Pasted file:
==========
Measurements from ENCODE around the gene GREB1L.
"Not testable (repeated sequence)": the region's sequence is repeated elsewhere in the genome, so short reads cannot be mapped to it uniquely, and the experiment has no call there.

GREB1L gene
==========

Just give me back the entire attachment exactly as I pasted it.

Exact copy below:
Measurements from ENCODE around the gene GREB1L.
"Not testable (repeated sequence)": the region's sequence is repeated elsewhere in the genome, so short reads cannot be mapped to it uniquely, and the experiment has no call there.

GREB1L gene